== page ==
I put the batting with the top, quilting as I went, then did another layer of ‘outline’ quilting when I added the backing. This provided lots of structure and stability without making the backing too cluttered (you can see from the top thread density just how messy it would look otherwise!). The quilting is all done with glossy embroidery threads, ombre and solid. The fabric is not fused down, simply placed and stitched. It is raw-edge applique because nature does not have neat, finished edges, it’s raw and rough, so this is too (although everything is quite tightly trimmed and fairly tidy 😜).

Detail view of mountains, pine trees, and aspen trees, with fabric applique and lavish detail stitching.

I backed it with a mottled dark red flannel for warmth, and did the backing and binding all in one (an incredibly easy method I will be using again!!). The dark space sky portion at the top was so dark you wouldn’t really see the quilting necessarily, so I decided it was perfect to insert some personal jokes – so the quilting there is in the shape of a satellite, a rocket with an alien inside tethered to a space-walking man, a planet, and similar space-y things.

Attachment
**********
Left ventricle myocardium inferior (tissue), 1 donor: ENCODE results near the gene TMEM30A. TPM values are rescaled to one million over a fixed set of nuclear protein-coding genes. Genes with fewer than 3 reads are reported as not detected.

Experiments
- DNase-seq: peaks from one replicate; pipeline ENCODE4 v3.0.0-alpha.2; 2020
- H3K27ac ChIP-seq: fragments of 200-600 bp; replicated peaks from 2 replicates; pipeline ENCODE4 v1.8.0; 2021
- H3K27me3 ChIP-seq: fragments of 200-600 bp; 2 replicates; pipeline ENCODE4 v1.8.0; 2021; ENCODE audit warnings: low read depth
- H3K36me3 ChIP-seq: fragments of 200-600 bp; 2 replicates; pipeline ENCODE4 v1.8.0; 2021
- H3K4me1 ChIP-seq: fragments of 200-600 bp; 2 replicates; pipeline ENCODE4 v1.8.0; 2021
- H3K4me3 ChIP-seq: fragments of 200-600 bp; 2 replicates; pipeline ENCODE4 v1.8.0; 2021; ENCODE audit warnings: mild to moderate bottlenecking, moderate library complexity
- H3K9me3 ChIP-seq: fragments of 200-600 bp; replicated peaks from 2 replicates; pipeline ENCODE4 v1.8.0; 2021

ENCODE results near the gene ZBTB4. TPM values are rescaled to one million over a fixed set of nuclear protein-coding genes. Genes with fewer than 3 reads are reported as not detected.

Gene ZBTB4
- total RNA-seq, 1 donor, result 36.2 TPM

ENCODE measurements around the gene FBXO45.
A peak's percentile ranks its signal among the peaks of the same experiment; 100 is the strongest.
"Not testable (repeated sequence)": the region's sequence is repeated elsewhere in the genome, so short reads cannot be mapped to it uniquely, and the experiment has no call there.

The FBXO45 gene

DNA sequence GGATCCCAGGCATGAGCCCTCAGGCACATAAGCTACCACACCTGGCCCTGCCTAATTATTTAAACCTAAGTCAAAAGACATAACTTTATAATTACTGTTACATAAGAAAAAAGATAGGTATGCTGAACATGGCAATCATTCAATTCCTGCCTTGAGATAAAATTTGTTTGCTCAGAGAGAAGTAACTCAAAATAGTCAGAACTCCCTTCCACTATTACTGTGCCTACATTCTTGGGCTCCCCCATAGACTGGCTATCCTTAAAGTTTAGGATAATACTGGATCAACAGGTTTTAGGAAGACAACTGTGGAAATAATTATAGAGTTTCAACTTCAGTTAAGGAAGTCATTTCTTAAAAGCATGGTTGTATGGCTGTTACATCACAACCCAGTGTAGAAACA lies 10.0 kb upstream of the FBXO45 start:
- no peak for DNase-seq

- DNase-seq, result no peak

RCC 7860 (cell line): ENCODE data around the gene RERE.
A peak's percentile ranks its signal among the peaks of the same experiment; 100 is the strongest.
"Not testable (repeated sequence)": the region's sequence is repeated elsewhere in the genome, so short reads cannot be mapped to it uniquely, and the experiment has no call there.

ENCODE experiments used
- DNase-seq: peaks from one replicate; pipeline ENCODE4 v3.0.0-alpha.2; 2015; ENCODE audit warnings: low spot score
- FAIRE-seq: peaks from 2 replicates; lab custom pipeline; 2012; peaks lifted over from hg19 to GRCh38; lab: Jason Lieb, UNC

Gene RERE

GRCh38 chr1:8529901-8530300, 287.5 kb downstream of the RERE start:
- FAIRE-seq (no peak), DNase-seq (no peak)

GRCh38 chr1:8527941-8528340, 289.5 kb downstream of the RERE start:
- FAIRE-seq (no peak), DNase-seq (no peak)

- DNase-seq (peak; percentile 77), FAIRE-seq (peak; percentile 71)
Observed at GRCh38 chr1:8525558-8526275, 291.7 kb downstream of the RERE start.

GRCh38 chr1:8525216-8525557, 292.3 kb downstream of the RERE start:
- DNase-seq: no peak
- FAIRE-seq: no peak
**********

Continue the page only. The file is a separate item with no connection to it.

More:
Picture of mottled red flannel back with stitched outline of rocket, with flames out the bottom, and a small round window with a little round antennaed alien head showing.
The back view of the antennaed alien in the rocket 🤣